Cavs' Jones has deal with Li-Ning

CLEVELAND -- Damon Jones doesn't know much about China or the country's emergence as an economic superpower.

"I know one thing, though," the Cavaliers guard said. "I'm

Jones became the first NBA player to sign an endorsement contract Monday with Li-Ning, the largest China-based sports apparel maker, which one day hopes to challenge athletic shoe giants Nike and adidas.

Li-Ning, which signed a marketing agreement with the NBA last
year, will begin selling shoes endorsed by Jones in its 2,500
stores in every province of China. The company has no immediate
plans to sell the shoes, which retail for around $45 in China, in
the U.S.

However, with Jones on board, Li-Ning hopes to tap into pro basketball's growing popularity in China and add more NBA players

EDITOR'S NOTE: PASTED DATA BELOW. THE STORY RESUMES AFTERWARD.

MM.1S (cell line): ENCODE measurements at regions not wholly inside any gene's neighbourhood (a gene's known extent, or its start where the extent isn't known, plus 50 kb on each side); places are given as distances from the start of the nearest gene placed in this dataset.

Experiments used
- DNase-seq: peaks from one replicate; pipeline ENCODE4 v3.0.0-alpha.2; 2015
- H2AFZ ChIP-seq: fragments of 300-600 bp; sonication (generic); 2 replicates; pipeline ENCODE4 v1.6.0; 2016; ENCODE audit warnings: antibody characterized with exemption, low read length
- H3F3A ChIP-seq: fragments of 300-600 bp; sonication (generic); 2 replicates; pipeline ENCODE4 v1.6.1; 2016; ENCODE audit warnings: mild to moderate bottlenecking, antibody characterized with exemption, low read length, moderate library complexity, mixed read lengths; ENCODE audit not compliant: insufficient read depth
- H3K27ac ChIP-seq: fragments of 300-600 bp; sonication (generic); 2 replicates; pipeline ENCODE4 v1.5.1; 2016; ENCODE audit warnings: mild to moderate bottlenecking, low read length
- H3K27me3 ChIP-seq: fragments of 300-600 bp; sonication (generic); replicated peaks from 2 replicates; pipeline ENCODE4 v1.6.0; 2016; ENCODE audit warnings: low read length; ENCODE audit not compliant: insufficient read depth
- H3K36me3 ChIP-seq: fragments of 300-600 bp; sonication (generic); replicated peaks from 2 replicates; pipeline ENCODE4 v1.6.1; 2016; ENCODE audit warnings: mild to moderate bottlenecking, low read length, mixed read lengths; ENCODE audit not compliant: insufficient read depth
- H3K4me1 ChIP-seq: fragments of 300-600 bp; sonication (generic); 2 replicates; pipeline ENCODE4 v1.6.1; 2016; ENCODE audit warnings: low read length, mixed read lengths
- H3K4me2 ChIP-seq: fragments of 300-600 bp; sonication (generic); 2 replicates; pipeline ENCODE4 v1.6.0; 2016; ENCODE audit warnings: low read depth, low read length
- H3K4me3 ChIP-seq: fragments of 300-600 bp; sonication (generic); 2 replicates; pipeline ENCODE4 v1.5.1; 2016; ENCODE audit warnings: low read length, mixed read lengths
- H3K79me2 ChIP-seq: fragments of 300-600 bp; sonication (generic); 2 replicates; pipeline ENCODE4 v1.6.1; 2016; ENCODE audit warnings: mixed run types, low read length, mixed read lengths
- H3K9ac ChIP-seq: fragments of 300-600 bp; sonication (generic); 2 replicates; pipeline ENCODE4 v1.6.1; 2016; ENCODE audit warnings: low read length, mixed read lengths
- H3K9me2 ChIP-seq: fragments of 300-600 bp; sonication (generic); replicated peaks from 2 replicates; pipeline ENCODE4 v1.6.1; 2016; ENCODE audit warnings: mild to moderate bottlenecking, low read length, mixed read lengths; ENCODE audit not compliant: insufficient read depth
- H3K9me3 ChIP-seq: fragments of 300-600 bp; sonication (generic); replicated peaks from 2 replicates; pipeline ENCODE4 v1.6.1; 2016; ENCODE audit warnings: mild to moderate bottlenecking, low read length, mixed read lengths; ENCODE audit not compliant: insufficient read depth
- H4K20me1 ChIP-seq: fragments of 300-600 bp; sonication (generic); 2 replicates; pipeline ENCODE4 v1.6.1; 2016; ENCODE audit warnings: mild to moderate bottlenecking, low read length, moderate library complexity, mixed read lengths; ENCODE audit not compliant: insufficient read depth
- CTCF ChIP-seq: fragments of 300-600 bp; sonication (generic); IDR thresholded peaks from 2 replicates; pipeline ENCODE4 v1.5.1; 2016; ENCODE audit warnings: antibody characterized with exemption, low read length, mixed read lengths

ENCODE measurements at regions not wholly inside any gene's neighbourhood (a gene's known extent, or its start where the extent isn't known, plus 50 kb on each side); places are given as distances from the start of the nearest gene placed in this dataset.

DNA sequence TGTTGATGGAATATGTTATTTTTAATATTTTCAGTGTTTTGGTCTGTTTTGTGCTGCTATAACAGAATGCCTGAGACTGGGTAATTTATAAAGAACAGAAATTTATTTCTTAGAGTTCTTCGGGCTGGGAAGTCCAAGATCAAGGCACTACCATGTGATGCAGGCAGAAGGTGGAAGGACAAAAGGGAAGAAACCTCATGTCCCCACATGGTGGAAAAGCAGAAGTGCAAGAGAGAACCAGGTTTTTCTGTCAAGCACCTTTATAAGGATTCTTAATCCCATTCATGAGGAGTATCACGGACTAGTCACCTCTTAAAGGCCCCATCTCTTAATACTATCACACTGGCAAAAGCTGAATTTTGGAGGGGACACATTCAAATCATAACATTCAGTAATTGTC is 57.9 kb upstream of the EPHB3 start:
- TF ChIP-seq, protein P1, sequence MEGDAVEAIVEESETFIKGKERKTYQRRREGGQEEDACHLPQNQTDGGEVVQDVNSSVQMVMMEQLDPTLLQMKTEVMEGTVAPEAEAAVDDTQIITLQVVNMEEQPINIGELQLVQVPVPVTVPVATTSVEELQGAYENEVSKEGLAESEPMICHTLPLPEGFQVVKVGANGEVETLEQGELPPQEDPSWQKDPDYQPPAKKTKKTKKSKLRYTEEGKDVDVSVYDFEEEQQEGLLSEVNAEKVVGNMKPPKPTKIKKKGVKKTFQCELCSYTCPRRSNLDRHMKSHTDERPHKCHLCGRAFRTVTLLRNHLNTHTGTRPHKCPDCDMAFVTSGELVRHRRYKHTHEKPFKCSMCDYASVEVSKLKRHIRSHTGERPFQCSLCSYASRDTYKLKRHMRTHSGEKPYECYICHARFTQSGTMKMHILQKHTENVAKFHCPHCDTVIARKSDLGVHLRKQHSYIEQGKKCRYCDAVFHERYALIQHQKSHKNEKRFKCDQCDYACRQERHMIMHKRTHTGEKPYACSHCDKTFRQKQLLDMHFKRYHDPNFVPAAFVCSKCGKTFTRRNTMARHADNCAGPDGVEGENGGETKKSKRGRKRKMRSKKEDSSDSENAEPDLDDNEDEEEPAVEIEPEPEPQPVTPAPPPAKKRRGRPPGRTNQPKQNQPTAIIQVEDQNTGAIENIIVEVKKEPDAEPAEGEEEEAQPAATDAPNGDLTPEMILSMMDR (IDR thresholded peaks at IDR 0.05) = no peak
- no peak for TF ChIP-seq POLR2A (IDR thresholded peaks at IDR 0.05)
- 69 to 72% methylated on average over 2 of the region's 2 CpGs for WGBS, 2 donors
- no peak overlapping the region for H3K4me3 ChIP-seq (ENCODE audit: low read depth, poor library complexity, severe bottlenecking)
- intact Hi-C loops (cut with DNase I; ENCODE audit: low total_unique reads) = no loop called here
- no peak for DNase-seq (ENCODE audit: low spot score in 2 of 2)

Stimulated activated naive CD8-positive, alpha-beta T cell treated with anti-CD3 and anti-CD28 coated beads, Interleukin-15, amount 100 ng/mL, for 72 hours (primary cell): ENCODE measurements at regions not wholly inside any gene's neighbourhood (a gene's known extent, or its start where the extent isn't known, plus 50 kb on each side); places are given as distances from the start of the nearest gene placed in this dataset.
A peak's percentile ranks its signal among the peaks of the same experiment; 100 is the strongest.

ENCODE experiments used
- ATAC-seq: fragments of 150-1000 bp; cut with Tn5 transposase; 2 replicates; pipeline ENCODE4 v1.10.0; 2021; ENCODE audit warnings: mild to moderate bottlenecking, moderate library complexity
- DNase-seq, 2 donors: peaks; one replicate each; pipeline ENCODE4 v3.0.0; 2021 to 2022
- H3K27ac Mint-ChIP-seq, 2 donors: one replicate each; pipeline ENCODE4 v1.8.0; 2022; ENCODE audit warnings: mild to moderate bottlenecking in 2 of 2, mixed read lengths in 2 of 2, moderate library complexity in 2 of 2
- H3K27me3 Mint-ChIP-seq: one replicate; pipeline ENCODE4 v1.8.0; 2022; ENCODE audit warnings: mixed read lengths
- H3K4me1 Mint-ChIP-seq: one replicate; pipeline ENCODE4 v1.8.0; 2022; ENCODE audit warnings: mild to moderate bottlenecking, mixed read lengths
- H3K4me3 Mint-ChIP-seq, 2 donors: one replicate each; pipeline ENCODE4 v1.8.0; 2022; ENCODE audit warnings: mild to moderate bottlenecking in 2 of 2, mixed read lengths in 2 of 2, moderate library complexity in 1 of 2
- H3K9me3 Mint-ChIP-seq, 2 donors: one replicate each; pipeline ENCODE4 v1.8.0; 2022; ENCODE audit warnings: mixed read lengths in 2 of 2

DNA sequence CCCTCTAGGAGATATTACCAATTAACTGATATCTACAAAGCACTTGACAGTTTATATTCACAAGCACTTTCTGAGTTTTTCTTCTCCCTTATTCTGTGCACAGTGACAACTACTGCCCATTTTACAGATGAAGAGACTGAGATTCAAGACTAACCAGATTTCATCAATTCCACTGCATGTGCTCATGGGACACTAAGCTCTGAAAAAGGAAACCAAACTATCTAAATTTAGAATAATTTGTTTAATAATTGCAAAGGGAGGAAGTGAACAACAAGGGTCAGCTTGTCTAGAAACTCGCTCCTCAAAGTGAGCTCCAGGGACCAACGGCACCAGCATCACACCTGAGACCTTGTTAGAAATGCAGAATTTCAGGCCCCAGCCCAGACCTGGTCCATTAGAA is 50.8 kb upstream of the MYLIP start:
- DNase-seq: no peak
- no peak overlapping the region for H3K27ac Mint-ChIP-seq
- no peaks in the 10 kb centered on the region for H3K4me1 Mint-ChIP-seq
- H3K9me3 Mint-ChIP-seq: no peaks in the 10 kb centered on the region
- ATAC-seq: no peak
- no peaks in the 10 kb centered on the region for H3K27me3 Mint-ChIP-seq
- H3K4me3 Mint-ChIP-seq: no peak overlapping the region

to promote its products.

The outgoing Jones, whose bubbly personality makes him a natural
salesman, is excited about the opportunity to grow with Li-Ning,
which was founded in 1990 by former Chinese star gymnast, Li Ning.

He wore the Li-Ning shoes, whose design includes Oriental themes, for the first time in a game in November, and said he has gotten positive feedback on the look from both Cleveland teammates
and opponents.

"It's a great shoe," said Jones, who'll visit China for the
first time this summer. "I'm looking forward to going there. I've
talked to LeBron [James], and he said it's an amazing place."

Li-Ning has launched an ad campaign in China for the shoes,
using the slogan "Anything Is Possible." Jones didn't miss a
chance to use it during a news conference at the Ritz-Carlton.

Asked if he could outsell James, who endorses Nike, in China,
Jones smiled and said, "Anything is possible" in Chinese.

Later, Jones revealed that he had the expression written
phonetically on the back of his name placard on the dais.

"I didn't need it," he said. "I've been practicing for six